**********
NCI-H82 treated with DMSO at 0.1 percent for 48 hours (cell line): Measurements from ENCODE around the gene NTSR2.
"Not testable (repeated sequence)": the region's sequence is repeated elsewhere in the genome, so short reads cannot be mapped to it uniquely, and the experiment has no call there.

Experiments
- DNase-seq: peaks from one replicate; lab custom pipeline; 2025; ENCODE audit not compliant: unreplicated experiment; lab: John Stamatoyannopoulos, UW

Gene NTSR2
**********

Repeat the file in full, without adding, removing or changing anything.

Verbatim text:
NCI-H82 treated with DMSO at 0.1 percent for 48 hours (cell line): Measurements from ENCODE around the gene NTSR2.
"Not testable (repeated sequence)": the region's sequence is repeated elsewhere in the genome, so short reads cannot be mapped to it uniquely, and the experiment has no call there.

Experiments
- DNase-seq: peaks from one replicate; lab custom pipeline; 2025; ENCODE audit not compliant: unreplicated experiment; lab: John Stamatoyannopoulos, UW

Gene NTSR2